Is digitalization driving out the human touch in real estate?
IT is no secret that digitalization is transforming many aspects of daily life. The advancement of the Internet and e-commerce is resulting in a decline in human interaction. The days of handwritten letters and cards are becoming something of a distant memory; even the sending of emails is becoming steadily surpassed by the proliferation of messaging apps and social media platforms.
The increasing digitalization is also significantly affecting the way we shop. Once a thing of science fiction, we can now order items to our door on the same day of purchase with just a click of a button. And who needs a human to deliver the package when drones now have the ability carry it right to your door?
The introduction of AR and VR mean customers can partake in a whole new shopping experience; whether it is virtually applying make-up, watching your desired outfit being modeled by a fashion model on a catwalk, or test-driving the latest car through virtual picturesque landscapes.
The increasingly digital world is also disrupting the real estate business, slowly eroding the human factor which was once a crucial aspect to all stages of the house-hunting process, from search through to purchase.
Search and discovery phase
In regards to the search and discovery phase of house-hunting, the requirement for human touch is almost negligible. Prospective home buyers can search for properties using various property portals, at any time, anywhere, from a laptop or mobile app.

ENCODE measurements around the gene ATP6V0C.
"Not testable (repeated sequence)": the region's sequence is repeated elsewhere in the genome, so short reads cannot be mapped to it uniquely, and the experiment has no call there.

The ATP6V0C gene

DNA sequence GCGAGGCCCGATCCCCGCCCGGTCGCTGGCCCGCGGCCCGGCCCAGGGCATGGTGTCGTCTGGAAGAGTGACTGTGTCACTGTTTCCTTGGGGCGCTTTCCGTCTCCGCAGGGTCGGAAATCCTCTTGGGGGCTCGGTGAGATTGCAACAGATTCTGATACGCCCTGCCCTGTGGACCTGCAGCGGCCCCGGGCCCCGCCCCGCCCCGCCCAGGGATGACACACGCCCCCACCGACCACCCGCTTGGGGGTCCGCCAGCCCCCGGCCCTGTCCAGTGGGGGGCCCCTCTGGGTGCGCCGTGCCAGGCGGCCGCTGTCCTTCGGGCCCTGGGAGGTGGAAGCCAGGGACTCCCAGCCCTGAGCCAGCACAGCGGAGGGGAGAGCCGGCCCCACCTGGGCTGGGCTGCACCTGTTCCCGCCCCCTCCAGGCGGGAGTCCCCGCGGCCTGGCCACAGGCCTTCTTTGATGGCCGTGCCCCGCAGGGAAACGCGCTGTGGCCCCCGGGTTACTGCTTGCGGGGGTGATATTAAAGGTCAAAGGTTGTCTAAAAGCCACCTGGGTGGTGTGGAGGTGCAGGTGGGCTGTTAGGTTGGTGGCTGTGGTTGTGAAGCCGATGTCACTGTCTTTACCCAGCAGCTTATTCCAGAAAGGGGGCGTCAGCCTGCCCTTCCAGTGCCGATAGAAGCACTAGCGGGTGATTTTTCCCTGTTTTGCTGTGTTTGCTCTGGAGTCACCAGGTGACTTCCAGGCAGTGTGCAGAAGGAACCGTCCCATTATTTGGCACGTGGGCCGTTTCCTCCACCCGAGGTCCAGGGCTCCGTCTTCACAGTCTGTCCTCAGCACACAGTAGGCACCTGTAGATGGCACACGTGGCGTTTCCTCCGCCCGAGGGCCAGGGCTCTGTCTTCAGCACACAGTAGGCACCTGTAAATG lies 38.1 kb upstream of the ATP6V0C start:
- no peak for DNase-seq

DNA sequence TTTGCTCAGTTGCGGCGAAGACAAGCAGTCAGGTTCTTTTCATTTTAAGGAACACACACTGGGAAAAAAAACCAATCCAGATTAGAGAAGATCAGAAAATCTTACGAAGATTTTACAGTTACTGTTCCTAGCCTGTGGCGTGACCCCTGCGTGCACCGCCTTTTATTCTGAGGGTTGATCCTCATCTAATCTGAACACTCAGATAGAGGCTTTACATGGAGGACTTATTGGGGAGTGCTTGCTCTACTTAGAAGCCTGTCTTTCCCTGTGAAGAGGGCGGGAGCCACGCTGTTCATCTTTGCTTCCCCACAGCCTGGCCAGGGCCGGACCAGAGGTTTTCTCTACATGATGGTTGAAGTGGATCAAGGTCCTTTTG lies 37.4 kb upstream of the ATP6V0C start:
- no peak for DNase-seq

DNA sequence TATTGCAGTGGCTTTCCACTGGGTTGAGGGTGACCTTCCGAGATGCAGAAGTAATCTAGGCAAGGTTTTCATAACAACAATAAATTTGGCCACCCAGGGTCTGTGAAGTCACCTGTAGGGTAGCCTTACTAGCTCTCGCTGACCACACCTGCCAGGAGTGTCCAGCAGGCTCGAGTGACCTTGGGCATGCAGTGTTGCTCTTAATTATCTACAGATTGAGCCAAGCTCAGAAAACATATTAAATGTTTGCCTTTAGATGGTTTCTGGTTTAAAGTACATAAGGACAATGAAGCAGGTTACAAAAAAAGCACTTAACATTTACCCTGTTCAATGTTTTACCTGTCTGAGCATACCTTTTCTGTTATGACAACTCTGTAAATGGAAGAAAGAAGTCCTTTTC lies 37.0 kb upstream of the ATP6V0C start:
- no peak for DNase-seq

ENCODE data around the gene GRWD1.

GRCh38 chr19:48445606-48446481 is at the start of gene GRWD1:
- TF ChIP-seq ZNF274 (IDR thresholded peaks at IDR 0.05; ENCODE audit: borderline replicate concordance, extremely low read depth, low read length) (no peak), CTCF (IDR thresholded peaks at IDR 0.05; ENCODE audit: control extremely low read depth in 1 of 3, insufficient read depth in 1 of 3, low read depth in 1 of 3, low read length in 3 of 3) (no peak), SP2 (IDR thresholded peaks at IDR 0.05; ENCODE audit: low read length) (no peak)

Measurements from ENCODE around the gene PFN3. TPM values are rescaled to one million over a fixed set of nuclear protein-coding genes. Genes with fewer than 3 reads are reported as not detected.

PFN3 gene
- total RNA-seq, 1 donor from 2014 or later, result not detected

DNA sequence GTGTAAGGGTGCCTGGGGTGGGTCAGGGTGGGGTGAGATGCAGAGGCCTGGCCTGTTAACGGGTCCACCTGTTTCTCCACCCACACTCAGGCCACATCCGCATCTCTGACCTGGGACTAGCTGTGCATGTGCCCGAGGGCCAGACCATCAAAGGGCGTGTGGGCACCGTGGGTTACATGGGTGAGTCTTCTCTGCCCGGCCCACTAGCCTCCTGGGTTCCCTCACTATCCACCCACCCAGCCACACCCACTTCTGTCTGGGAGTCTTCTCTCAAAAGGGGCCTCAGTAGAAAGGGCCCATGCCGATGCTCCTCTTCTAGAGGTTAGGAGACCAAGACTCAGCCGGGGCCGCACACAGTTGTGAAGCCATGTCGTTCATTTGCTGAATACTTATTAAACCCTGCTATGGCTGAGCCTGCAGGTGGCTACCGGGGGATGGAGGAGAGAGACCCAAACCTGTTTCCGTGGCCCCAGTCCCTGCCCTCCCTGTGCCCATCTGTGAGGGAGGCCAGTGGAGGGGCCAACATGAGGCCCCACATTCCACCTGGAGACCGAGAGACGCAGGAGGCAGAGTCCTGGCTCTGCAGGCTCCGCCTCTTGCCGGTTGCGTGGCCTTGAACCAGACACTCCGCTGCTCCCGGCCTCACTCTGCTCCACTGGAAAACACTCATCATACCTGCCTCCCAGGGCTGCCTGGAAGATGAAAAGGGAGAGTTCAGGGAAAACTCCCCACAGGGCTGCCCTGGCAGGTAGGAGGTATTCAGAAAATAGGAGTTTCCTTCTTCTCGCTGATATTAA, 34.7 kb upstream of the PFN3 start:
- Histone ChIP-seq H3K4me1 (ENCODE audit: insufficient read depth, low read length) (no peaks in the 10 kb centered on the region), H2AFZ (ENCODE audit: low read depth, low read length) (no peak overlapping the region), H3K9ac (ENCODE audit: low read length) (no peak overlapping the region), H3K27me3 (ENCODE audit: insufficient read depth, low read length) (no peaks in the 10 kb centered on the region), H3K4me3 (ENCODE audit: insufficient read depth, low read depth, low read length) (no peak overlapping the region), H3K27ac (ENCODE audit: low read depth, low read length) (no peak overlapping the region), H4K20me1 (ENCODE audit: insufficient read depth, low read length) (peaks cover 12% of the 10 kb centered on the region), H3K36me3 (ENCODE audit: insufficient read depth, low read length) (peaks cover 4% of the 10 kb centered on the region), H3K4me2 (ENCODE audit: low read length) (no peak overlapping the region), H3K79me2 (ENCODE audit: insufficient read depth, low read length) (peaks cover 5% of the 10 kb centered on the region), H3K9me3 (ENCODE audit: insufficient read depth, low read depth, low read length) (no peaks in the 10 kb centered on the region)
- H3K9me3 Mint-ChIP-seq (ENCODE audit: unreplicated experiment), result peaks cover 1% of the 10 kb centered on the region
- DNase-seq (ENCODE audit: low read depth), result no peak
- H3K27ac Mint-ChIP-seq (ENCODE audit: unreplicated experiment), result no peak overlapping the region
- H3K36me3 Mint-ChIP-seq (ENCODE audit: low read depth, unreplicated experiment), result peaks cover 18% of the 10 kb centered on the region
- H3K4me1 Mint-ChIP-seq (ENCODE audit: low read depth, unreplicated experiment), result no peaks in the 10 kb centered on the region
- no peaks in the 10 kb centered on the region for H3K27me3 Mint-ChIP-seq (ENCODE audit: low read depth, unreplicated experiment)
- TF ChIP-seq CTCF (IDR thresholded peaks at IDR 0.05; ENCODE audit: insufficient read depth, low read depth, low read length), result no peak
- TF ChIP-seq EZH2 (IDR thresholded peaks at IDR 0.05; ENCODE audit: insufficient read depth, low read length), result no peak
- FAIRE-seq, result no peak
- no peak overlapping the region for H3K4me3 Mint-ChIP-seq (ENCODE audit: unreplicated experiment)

According to Calum Melhuish, associate director at UK-based company Hollis Morgan, the Internet is a crucial part of the business.
“Internet advertising probably accounts for around 65 percent of enquires we receive on each property,” he said. “It has made it so much easier for people to view property details – especially for clients looking to relocate from abroad.”
With more and more buyers using the Internet to search for new homes, businesses must adapt their strategies accordingly in order to keep up with competitors.
Olivia Anstee, a UK-based estate agent, told Tech Wire Asia: “With all businesses, there is a huge importance to keep up with modern technology and other competitors. We find that the majority of our clients tend to search on Internet-based portals when hunting for a property.
“Properties are becoming more accessible from the comfort and convenience of your own home, especially if you’re searching for something which is out of your local area. Internet portals have become extremely advanced, providing huge amounts of access from site to site, creating a domino effect and enabling clients to research more than one aspect to their search criteria when purchasing a property.”
Though more commonly associated with the gaming world, virtual reality (VR) is becoming more and more popular within the real estate industry.
House-hunters are able to take virtual tours of houses, in the comfort of their own homes, providing solutions to common industry issues such as inconveniences in timing and location for buyer, seller and realtor alike.
Panoleh is a Singaporean startup which aims to make the home-showing process a simple and seamless procedure for its clients through VR technology. Users are able to build virtual tours using the platform, which allows buyers to enter a simulated 3D environment where they can get a real feel for the property they are viewing.
“This is the future of technology and soon buyers will be able to look at properties in Singapore while they’re sitting at dinner in China,” said Panoleh CEO Jackson Chong.